Mstation Book Reviews
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Fri, 30 Jun 2006

Masters of Doom

David Kushner, Masters of Doom,
Random House, Piatkus

This is about the guys that created Wolfenstein 3D, Doom, and Quake amongst other games. It's about John Carmack and John Romero and the changing supporting cast in a fluid world. It's also about the history of gaming, through Dungeons and Dragons and early computer games to the arcades and cash cows of later years. It is also very US-centric. There is no mention of contributions from other countries at all other than the occasional Brit (well, I think there was one) who ended up in the USA working in that environment.

It's a great book though. David Kushner is a long time gamer and he assembled the personal sagas of the two main characters from six years of interviews and research. You get to feel the joy of a small team working their guts out to get a game out the door, the pains of political infighting and idea clashes, the triumph of success, and the hollow feelings of things going to hell in a handbasket.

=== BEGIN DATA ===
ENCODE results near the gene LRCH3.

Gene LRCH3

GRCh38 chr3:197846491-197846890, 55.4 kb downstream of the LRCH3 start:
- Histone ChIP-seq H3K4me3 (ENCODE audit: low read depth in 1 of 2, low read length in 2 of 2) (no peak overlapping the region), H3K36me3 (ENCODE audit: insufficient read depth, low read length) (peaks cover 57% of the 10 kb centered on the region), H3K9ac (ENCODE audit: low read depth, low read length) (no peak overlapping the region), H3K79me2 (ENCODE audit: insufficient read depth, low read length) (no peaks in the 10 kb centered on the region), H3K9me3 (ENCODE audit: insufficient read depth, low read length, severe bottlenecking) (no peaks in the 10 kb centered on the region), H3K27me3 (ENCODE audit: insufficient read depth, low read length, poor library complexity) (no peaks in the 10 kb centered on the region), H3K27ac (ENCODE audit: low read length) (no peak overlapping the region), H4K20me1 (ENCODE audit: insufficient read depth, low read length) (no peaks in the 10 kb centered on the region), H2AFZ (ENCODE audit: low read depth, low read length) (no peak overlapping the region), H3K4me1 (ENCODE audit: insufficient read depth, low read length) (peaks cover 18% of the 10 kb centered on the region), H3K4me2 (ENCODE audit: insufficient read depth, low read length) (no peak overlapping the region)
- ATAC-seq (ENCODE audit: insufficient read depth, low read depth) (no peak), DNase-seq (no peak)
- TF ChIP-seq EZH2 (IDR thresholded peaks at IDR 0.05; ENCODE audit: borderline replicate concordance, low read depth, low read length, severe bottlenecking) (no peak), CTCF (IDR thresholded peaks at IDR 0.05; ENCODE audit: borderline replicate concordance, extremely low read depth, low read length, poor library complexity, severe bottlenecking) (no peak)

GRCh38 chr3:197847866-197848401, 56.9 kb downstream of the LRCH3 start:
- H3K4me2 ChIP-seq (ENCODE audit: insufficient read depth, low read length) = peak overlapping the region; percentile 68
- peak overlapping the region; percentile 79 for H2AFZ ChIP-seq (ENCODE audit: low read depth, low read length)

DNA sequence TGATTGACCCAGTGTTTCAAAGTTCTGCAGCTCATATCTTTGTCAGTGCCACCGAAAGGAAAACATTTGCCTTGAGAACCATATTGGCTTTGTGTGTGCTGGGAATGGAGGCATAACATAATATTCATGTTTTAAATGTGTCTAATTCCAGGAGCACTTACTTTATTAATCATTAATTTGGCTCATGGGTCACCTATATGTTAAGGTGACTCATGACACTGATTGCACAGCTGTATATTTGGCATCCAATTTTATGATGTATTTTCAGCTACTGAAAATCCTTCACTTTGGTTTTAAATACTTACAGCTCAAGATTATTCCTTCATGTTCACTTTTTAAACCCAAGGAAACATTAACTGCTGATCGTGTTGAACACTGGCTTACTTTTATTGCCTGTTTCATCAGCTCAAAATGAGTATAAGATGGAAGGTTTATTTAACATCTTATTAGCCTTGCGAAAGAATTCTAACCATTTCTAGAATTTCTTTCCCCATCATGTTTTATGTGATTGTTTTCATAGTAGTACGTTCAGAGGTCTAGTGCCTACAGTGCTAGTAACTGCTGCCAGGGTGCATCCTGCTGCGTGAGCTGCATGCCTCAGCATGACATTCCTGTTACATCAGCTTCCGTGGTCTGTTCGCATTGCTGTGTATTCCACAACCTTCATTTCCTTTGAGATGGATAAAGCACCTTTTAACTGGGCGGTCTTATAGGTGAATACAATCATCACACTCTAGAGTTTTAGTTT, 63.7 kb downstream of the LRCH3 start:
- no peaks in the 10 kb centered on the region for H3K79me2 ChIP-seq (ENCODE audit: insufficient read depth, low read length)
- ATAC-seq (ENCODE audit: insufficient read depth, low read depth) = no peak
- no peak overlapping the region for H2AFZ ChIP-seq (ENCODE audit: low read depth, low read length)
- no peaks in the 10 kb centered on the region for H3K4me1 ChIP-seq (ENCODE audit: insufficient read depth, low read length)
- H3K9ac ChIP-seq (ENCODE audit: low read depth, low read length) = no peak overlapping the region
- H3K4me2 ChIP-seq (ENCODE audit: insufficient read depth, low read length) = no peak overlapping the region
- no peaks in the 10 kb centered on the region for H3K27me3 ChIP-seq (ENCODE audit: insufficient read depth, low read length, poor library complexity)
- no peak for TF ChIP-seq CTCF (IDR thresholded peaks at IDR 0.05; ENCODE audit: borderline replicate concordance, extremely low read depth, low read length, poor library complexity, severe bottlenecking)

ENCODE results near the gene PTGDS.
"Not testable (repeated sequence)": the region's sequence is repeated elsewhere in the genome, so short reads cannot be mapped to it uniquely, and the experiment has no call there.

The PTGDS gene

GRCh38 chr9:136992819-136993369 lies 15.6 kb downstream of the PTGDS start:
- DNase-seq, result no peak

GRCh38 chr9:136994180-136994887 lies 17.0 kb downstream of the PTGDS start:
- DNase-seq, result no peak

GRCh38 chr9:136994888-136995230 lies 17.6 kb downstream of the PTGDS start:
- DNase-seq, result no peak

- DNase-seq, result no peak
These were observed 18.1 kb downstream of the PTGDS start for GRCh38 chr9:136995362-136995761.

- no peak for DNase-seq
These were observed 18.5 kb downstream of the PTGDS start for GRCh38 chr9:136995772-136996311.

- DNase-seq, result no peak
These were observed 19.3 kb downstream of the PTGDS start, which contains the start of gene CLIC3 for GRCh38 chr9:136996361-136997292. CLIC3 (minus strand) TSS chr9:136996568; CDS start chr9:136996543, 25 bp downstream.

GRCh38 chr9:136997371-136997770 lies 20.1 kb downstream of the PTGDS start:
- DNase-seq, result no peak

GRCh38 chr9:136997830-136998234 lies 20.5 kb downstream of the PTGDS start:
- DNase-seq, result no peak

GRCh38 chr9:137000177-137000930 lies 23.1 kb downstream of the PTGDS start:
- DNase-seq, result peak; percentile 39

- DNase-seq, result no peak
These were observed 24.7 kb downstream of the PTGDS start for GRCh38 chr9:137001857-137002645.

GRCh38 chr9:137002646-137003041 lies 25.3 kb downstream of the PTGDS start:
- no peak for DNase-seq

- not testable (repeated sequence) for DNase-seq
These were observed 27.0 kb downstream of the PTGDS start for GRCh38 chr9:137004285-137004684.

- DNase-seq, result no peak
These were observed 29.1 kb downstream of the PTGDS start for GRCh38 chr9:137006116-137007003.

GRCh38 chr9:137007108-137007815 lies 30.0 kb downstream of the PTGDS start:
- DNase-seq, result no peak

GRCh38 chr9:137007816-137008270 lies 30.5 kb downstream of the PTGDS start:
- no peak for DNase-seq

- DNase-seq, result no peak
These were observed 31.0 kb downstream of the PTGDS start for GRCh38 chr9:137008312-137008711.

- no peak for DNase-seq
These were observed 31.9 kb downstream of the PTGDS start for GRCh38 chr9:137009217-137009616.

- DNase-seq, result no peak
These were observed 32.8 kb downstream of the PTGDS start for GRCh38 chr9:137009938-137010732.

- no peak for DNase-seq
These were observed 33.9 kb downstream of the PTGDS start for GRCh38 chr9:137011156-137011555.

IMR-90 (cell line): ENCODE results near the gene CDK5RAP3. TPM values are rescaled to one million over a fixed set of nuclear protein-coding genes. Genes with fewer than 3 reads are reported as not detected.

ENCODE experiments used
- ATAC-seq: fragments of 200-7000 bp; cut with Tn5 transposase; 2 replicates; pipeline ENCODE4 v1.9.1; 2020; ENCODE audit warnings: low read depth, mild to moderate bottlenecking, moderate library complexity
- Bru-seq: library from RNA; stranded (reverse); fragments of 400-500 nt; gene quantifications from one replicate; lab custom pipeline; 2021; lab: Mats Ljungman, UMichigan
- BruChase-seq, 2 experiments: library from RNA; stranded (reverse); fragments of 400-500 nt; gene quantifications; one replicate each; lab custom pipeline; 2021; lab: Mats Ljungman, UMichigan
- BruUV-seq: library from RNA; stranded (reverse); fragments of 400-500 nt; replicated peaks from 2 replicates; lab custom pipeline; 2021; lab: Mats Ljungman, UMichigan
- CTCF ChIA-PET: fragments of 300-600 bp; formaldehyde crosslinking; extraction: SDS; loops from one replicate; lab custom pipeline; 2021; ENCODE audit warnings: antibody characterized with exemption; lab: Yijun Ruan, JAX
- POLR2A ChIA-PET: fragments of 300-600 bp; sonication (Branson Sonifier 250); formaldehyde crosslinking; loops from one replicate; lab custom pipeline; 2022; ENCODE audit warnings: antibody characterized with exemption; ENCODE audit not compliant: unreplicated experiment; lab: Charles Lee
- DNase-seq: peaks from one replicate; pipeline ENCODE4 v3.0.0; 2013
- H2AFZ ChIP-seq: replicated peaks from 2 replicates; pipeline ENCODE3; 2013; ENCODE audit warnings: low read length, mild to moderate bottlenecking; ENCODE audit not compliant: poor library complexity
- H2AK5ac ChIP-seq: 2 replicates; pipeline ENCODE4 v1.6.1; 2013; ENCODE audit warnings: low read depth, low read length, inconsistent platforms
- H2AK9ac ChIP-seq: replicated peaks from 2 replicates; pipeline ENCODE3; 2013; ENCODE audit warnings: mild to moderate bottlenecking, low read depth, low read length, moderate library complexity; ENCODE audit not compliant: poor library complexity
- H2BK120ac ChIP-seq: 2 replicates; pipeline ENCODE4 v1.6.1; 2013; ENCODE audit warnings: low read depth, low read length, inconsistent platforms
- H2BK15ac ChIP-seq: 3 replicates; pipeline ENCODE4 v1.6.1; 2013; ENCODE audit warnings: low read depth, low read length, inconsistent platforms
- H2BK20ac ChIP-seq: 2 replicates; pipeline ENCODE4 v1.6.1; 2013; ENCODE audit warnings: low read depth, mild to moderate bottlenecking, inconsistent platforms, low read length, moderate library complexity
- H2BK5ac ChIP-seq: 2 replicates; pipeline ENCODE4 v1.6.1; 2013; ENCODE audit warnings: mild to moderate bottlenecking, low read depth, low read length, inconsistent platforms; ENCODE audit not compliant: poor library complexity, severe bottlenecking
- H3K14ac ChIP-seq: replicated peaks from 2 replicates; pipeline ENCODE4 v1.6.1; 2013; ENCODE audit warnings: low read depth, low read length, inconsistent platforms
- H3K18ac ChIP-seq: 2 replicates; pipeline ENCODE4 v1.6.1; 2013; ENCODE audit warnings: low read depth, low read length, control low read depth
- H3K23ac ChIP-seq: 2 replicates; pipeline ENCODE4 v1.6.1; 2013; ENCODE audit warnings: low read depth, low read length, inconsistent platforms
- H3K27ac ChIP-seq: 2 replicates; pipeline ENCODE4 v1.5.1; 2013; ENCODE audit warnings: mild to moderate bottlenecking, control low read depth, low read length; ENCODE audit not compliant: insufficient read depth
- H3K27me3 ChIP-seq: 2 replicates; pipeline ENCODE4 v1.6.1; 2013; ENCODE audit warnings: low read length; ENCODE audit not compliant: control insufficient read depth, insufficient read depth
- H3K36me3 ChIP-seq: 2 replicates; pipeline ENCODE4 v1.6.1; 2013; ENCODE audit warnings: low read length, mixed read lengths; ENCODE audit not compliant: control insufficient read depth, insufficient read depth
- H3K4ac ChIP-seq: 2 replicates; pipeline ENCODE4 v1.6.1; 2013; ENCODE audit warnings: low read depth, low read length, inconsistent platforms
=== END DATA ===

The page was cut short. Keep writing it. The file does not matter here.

It also deals with the call for censorship (remember, Doom was incredibly violent and gory) and the after-affects of the Columbine massacre. My question is, do parents not have brains anymore? But I guess there are quite a few people that can't and won't take responsibility for anything. They deserve a totalitarian state.

Another thing this book highlights is that games can still be made by small teams and without a king's ransom for a budget ... just stay away from consoles until you've got a hit and the console makers come asking for a port.

In the early days, if you wanted to check up on what John Carmack was up to, you fingered This has now moved to a blog and you can catch it at ... John Romero's site is

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